Okay, can we just talk about the death of Kircheis another minute? Insanity is a hidden rocket launcher in a corpse and a laser ring! Insanity is Kircheis taking that on and going to his maker in epic fashion! Insanity  is somehow Legend of the Galactic Heroes pulling it off and creating an incredibly emotional scene that resonates beyond Reinhard and has the audience mourn Kircheis. Reinhard’s road seems to be forever maimed by potholes with the death of his best friend and conscience the biggest. At the beginning of this season we get to glimpse who Reinhard may have become if not for Kircheis’s council. And his confidant’s final words asking him to take hold of the universe become his mantra for remainder of the story. Yang seems to step in the way of this mantra as much as he possibly can. Even though democracy continues to get a beating, and Yang comes up against some of the worst examples of its abuse, he forever holds to its true meaning. Many will continue to think Yang is looking to take over, and the man can’t help but draw people towards him, but he still takes the role of defender.

As easy as it is to see the evolution of Yang and Reinhard everyone else is changing or making new connections as well. Julian continues to see growth under Yang but is clearly still in the shadow of his mentor.  With the sad death of Jessica Edwards it gives Frederica Greenhill an opportunity to grow closer to Yang both professionally and romantically. The defection of Merkatz to the Free Planets Alliance is a vital resource to Yang and Merkatz will makes him self irreplaceable thorough out the series. Also Schenkopp grows closer to Yang and keeps trying to convince him that only my taking control of the Alliance can he save it. On the Empire side we we also learn more about Reuenthal and Mittermeyer and get some foreshadowing on the roles they will go on to play in the rest of the series. We of course we still see some growth in the minor characters who are still playing a vital role in universe.

One of the things I enjoy most about Legend of the Galactic Heroes is the wealth of personalities in both factions. In fact, it’s one of the things that makes it so hard to choose a side but truly my heart lies with the Alliance. One of its strengths is the diversity of ages, there are wise old-timers like Bucock and the surprise defector Merkatz; stolid contemporaries of Yang like Schenkopp and Dusty; and the eager younger generation like Poplan and Julian. Julian continues to be the unsaid follower in Yang’s footsteps, and as he departs from his side on his own mission we start to solidify who he is. Julian is smart and capable but he shows his young age and Poplan takes on role of big brother guiding him but also teasing him. Each of these people are able to bestow some kind of wisdom on Yang even if it is only to make him laugh or relax. Reinhard’s support system is a bit different but certainly essential as well. The biggest changes come from Oberstein and Mariendorf, Oberstein with his cold logic who has behind the scenes influence and Meriendorf with her nurturing guidance who helps to retain a benevolence in Reinhard.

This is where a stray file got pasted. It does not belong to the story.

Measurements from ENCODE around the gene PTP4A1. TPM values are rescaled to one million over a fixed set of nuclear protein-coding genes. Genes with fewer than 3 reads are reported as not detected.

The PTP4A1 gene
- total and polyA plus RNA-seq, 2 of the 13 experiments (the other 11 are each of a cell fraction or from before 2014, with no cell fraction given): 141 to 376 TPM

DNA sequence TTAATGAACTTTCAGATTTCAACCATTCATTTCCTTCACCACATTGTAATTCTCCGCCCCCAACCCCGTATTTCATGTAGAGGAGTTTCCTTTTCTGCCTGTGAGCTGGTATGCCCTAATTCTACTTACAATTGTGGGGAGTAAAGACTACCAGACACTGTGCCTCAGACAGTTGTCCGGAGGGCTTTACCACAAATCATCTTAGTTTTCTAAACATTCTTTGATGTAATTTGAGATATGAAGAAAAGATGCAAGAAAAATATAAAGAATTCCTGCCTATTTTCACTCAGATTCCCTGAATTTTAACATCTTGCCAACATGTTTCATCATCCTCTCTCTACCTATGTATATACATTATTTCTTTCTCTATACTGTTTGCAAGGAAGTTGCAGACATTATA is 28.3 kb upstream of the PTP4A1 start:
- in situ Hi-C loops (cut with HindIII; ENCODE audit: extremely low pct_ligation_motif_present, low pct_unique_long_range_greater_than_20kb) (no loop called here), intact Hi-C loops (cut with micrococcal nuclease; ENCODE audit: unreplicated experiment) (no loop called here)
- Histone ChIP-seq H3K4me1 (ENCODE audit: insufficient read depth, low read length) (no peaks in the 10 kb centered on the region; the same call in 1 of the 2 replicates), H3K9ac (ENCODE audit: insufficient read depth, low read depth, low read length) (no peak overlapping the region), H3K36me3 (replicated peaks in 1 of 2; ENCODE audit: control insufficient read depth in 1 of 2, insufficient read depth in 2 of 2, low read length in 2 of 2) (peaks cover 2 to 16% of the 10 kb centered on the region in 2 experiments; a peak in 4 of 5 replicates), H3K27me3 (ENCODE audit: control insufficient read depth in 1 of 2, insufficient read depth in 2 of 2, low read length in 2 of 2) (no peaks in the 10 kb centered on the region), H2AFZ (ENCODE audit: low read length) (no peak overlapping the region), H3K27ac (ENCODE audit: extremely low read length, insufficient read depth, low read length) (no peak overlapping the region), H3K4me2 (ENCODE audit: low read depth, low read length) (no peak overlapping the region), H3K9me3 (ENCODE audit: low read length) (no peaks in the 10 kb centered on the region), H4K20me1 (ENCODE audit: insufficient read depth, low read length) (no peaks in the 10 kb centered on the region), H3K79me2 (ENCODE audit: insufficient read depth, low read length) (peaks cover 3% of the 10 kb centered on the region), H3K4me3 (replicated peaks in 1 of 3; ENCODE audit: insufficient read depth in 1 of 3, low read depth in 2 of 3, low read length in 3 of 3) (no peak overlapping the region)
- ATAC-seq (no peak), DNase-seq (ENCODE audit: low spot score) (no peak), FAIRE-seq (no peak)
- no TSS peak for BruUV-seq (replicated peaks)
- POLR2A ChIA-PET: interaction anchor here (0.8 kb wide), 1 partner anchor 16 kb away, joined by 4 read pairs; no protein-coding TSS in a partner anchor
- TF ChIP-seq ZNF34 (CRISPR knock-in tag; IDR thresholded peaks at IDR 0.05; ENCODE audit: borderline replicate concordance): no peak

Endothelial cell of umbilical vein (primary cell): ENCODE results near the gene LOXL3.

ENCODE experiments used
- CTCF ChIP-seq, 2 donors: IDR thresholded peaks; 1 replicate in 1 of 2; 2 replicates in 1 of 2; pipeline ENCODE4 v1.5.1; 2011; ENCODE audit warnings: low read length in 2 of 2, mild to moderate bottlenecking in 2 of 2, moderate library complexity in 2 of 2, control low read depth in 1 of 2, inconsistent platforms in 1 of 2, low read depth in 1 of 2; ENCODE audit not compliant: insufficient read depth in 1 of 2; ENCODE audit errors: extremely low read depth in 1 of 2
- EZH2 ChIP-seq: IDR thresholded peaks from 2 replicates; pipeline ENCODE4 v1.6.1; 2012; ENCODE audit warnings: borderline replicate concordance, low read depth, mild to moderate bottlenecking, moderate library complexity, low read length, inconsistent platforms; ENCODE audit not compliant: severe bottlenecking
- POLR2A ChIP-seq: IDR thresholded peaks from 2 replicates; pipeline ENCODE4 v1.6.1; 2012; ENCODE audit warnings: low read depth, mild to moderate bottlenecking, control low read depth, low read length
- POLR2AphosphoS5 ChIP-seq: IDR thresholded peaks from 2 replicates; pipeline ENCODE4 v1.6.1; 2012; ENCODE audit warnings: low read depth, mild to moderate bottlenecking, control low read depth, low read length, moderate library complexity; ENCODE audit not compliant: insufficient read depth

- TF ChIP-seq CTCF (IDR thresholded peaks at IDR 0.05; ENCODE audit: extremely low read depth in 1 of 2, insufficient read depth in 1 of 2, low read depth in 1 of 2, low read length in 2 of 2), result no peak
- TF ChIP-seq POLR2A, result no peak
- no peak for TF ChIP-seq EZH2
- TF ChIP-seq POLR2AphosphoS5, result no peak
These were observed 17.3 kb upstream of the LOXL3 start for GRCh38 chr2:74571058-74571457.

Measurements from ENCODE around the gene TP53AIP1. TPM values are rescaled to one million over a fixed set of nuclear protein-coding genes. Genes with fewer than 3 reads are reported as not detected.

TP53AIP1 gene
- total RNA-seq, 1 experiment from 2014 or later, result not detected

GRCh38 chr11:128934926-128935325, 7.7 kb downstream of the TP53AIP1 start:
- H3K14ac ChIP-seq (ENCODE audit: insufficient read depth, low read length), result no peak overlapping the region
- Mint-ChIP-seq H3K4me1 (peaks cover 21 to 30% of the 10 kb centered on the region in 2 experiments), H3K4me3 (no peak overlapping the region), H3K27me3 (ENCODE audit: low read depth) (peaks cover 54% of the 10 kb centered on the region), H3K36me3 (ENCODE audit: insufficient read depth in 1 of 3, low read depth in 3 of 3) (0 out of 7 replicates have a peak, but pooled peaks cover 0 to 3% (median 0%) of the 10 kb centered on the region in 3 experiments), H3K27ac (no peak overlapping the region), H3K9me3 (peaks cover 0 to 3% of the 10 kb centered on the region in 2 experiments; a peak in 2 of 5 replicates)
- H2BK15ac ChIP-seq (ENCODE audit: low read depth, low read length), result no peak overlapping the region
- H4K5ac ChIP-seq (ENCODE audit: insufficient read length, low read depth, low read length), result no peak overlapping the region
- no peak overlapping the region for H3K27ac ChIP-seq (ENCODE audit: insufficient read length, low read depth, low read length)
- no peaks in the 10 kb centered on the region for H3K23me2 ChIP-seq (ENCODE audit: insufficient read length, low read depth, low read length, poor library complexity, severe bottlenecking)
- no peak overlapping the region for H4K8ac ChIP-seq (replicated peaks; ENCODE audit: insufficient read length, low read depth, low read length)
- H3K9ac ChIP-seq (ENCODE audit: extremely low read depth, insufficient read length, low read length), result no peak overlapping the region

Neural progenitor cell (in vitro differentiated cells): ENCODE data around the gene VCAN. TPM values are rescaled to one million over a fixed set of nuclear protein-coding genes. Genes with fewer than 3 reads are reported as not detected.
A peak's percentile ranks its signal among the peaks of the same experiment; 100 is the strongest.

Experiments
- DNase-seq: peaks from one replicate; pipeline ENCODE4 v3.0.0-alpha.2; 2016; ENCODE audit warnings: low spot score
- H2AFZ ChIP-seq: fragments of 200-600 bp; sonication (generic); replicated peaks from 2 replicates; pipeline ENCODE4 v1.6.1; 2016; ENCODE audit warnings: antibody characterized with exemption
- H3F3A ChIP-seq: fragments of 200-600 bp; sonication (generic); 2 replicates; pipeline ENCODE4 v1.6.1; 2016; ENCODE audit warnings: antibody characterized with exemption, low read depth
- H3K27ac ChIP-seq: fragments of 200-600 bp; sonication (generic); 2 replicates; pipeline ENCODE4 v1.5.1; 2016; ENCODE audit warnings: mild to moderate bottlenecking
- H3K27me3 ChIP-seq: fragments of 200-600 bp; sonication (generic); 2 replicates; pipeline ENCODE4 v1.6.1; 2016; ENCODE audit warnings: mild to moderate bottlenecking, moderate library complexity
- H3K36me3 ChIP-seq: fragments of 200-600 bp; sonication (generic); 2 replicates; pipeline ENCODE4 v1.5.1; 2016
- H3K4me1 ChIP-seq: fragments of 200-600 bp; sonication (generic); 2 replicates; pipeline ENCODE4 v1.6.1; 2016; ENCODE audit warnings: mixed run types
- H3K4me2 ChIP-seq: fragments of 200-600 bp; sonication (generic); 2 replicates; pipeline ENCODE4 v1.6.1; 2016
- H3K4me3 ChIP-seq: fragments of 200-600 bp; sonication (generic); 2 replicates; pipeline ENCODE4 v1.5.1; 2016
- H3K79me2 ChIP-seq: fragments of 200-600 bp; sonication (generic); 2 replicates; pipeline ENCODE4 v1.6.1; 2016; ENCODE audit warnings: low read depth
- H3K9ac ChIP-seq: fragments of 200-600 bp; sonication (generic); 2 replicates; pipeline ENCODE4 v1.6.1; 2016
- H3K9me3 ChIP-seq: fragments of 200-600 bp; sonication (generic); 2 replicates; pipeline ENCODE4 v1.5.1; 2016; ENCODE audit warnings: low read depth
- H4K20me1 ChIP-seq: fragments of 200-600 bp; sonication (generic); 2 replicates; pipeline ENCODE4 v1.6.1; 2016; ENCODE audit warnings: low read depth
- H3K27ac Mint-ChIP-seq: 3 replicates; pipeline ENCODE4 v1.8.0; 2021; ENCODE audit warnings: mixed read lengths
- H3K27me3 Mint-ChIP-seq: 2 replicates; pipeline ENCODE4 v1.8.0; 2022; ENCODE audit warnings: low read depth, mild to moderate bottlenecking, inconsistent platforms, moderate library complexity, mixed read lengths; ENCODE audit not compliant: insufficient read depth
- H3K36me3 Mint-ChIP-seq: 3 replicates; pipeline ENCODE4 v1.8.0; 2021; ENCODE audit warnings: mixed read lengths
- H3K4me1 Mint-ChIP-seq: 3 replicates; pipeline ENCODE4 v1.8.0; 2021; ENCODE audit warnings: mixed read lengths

In season two we get delve more into the merits and flaws of democracy and monarchy as experienced through Yang and Reinhard. We see the flaws in a corrupt democracy with the bureaucracy, politicking, and the inability to act quickly. In the Empire we see near instantaneous sweeping reforms, unity, and heightened sense of purpose. But through Yang we are reminded while the Empire may flourish under Reinhard all it takes is one despotic or incompetent ruler in the empire to wash away all that Reinhard has accomplished just as quickly. But this all is discussed in much greater details and passion at the end of this season in an episode many people consider the best in the story.